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Predicting what the Federal Reserve will do at any of its regular meetings has turned into a cottage industry. But honestly, no one can predict the Fed's next move.
That hasn't stopped Money Morning Quantitative Specialist Chris Johnson from devising a strategy to profit from the Fed's mixed signals.
The central bank's latest move came Wednesday, with an interest rate cut of 25 basis points. And even with President Trump breathing down their necks, the tone is hesitant with regards to future cuts.
From the inverted yield curve to presidential tweets, you would think a bigger cut was on the way. But with the economy firing on all burners, despite recent softness, critics are wondering why the Fed does not raise rates.
The general outlook was that the Fed would cut rates by 25 basis points then possibly repeat that one or two more times this year.
Well, we got the first part. But the language of their statement seemed to tone down the need for more cuts. In fact, little changed in their statement between July (their last rate cut) and now. Federal Reserve Chair Jerome Powell simply called it a "mid-cycle adjustment" and said the Fed will continue to be "highly data-dependent."
The market did not like that. A 200-point loss on the Dow Jones Industrial Average followed the morning's modest loss.
A half-point drop might be politically expedient. But with the yield curve no longer inverted, the urgency is gone. And though seemingly temporary, the weekend attacks on Saudi Arabian oil fields did send oil prices higher. They still remain elevated today.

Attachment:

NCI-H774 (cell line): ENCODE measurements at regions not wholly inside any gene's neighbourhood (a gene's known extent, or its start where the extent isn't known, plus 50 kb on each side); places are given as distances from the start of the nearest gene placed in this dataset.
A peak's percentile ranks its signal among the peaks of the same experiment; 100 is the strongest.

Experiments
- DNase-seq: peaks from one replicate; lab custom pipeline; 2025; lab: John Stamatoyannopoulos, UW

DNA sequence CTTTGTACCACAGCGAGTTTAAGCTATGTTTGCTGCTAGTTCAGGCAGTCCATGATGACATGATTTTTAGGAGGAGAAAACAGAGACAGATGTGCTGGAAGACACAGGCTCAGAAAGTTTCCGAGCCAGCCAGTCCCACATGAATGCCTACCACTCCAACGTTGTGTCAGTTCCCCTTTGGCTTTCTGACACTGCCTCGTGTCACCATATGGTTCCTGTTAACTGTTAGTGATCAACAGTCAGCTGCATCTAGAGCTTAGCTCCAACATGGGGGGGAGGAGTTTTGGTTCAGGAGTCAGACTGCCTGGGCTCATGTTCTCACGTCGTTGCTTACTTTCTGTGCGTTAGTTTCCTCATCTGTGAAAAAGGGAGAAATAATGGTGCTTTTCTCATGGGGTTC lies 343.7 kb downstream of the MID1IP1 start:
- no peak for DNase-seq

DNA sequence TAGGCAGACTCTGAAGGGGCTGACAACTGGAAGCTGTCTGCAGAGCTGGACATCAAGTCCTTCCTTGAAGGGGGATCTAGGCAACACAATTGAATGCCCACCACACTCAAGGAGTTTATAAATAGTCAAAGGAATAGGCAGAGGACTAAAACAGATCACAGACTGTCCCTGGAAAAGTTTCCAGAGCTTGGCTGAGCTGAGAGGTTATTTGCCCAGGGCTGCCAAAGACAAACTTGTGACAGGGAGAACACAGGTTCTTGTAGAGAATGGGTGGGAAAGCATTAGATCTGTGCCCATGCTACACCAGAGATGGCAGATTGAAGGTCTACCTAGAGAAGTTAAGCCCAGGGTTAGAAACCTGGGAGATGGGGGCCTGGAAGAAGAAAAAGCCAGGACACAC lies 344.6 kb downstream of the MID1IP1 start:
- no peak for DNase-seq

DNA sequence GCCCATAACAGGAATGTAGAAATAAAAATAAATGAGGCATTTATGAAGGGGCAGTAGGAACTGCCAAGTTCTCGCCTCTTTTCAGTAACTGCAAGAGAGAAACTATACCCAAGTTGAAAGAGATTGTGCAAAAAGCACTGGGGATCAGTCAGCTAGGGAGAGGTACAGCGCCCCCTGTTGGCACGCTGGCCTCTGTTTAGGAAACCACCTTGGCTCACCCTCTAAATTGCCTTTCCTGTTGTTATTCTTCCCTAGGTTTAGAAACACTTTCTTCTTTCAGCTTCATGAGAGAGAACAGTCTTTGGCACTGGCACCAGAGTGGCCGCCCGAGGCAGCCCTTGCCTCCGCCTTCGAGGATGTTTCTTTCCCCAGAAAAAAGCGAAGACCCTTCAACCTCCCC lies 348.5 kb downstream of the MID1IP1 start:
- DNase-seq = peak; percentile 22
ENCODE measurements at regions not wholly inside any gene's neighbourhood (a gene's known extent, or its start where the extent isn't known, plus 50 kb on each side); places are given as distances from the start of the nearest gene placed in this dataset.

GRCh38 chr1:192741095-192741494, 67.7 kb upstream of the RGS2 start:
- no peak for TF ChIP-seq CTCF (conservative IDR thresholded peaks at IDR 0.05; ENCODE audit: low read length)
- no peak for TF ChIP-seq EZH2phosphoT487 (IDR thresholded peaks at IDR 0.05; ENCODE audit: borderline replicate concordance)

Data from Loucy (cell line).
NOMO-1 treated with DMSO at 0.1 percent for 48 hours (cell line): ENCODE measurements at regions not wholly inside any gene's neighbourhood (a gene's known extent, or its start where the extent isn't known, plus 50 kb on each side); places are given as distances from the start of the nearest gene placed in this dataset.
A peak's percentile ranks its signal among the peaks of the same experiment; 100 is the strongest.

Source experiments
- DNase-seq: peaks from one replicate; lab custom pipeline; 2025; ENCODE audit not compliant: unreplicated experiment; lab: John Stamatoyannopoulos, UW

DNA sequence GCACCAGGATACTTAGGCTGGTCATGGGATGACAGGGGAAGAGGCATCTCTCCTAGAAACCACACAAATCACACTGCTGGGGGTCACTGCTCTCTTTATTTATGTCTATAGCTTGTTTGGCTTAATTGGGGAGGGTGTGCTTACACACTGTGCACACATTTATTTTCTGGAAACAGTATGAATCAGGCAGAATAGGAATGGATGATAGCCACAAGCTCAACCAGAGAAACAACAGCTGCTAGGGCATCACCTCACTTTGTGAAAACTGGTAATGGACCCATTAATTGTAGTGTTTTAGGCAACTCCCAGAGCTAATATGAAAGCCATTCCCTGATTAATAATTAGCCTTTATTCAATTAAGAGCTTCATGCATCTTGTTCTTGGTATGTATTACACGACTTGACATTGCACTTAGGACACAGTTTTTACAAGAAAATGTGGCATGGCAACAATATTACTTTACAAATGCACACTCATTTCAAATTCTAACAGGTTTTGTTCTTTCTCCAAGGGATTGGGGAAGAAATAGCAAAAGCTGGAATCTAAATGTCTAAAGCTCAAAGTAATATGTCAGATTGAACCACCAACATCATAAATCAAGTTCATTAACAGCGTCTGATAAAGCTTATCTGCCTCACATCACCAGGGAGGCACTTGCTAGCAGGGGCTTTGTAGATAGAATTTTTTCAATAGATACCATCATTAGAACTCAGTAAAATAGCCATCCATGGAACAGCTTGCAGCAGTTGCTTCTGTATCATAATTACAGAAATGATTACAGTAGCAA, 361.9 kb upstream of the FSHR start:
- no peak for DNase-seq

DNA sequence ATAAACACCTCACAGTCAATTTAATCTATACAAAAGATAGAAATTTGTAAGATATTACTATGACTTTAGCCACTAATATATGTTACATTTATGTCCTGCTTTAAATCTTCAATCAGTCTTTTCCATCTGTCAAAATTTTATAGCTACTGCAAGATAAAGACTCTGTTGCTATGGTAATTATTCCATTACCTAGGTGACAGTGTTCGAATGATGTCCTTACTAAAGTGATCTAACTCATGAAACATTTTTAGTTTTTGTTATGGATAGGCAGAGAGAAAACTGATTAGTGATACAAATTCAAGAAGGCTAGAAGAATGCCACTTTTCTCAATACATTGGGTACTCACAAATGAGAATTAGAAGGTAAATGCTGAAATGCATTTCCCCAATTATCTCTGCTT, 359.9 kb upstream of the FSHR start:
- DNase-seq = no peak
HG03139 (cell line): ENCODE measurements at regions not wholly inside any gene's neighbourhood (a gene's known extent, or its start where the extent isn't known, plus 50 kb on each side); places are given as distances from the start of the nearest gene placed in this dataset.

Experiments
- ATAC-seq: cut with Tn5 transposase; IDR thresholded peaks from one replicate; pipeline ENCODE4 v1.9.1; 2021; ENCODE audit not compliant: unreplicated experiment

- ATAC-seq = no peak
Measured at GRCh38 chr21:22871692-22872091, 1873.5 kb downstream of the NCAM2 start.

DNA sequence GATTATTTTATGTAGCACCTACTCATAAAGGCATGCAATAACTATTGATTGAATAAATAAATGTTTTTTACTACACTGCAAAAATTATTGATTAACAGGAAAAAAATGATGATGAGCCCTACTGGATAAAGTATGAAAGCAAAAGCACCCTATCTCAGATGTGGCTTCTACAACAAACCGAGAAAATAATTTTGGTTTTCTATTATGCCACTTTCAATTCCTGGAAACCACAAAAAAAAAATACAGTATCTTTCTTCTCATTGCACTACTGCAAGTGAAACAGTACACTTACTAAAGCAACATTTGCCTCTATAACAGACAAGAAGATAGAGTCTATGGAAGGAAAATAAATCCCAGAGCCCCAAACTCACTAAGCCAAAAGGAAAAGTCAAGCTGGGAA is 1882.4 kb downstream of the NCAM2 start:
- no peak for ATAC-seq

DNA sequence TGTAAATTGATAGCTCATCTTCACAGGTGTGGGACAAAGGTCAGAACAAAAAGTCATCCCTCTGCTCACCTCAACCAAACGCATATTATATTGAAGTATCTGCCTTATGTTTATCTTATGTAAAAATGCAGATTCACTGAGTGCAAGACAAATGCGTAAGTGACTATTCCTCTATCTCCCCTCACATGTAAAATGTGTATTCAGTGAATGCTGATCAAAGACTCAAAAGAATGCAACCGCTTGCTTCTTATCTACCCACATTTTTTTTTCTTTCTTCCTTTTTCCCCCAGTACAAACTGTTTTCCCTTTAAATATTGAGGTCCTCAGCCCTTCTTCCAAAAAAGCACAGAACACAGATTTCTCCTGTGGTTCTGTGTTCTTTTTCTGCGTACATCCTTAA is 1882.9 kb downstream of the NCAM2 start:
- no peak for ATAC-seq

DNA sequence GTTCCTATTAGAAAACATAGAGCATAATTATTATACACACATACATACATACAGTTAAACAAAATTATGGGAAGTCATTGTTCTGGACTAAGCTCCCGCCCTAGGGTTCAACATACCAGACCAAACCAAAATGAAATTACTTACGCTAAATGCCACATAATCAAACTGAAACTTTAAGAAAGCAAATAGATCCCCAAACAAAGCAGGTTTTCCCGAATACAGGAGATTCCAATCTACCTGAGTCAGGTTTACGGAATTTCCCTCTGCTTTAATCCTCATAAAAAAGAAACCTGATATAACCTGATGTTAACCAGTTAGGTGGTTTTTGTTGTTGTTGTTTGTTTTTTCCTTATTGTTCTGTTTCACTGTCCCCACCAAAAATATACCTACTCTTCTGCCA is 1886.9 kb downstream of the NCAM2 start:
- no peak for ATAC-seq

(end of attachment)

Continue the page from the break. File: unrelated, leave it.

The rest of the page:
On the other side of the coin, negative interest rates around the world give the Fed plenty of cover for lowering rates more than once.
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The so-called experts and Fed-watchers were really not so sure what would happen. Even the market itself seems confused as the initial post-Fed sell-off reversed itself to the upside.
But investors don't need to be this lost. They can protect themselves, and even profit, by the next Fed meeting.
Don't Fall for Mr. Market's Head Fakes
As Chris Johnson puts it, the market is "decidedly indecisive" right now.
For starters, an accommodative Fed, even with a small rate cut, is bullish for stocks. That's part of the reason they've been creeping higher.
With China trade talks still up in the air, the central bank already said it will stand at the ready to protect the economy with additional Fed rate cuts if it gets worse.
Still, that's a double-edged sword for the market. No trade deal means the Fed will be there to help out, and stocks remain firm. If there is a deal, the market will rally big-time no matter what the Fed does.
Just not yet. Chris Johnson is waiting for a few more pieces to fall into place before shifting to bullish-neutral.
One of those pieces is the CBOE volatility index (VIX). It's fallen below 15. That happened just last week. And despite its recent blip above that level, an overall lower VIX is still promising for a buyer's market.
Another piece is that small-cap stocks are moving higher. This, too, happened just a few days ago. And now, the Russell 2000 index of small-cap stocks has outperformed the S&P 500 substantially.
Healthy small-cap stocks, which are naturally more speculative, point to a healthy bull market.
So why not just back up the truck and buy stocks? Recent losses in the Dow Jones show the broader market still perceives the Fed as dovish.
We should leave some time for knee-jerk sentiment to loosen its grip on smaller stocks. Then we can decide if there are any meaningful signals.
But Chris is not just sitting on the sidelines waiting for the "bull bus", as he calls it. Even as the major indexes inch their way higher, we can make good money while the Fed decides what to do.
In fact, here's what Chris recommends you do right now.